The House recently passed a bill that provides a federal remedy for the theft of company trade secrets. The bill passed easily with a 410-2 vote in favor, sending the bill on to receive President Obama’s signature. The Senate approved the bill with no objections on April 4 (87-0).
Trade secrets are similar to patents, without strict criteria for novelty and usefulness and no expiration date. They are generally defined as a collection of confidential and highly valuable information that gives a corporation a competitive edge. A big difference between trade secrets and other forms of intellectual property (“IP”) law, however, has been in how legal battles play out. Prior to this new bill, trade secret disputes were handled in state courts, with federal law only dealing with criminal enforcement and prosecution for the theft.
The new trade secret bill, the Defend Trade Secrets Act (“DTSA”) covers everything from KFC’s secret spices to Coca-Cola’s formula and search engine algorithms for companies like Google. The hope is that creating a uniform federal system for addressing trade secret theft, it will have a powerful and widespread effect. State laws have thus far proven to be inadequate at managing this growing issue, mostly because each state can take their own approach to trade secret theft. This makes it an expensive and complicated system.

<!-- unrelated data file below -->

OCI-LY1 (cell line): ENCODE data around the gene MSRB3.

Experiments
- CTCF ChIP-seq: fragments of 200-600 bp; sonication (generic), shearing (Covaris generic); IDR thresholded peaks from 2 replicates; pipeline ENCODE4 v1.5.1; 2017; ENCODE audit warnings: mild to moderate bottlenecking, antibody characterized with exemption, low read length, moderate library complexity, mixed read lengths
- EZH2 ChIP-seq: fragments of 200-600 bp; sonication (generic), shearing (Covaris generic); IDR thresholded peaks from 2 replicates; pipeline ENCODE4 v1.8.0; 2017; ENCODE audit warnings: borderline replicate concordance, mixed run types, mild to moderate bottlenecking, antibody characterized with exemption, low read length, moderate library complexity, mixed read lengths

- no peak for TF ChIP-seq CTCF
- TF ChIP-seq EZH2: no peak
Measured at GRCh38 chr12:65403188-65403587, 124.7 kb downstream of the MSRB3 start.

The new bill does have its critics, though. Some IP experts suggest that there is uniformity in state law already. Adding a new law that is designed to be combined with state law and not replace it could have an adverse effect and actually result in the stretching of adjudication costs and time.
But, good or bad, the bill is presently being described by some as the “most significant expansion of federal law in intellectual property since the Lanham Act in 1946.” In other words, this is long overdue.
It’s been estimated that trade secrets equate to approximately $5 trillion, and around $300 billion is subject to theft annually. Enactment of this bill will help to address these critical problems of trade secret theft, which doesn’t only cost the US economy billions of dollars each year, but also stifles innovation.
Organizations across the US have been pushing for reform to trade secret law for some time. They have reminded both the public and politicians that innovators are changing the world through the creation and introduction of new products and technologies. Creativity and innovation go to the heart of products made in the US and when competitors steal that information and research, it makes it increasingly difficult for companies to succeed.
Competition is acceptable and what our global market needs. But stealing ideas to avoid putting in the time and labor in order to produce another organization’s idea for cheaper isn’t competition.
Image courtesy of Flickr user Casey Marshall.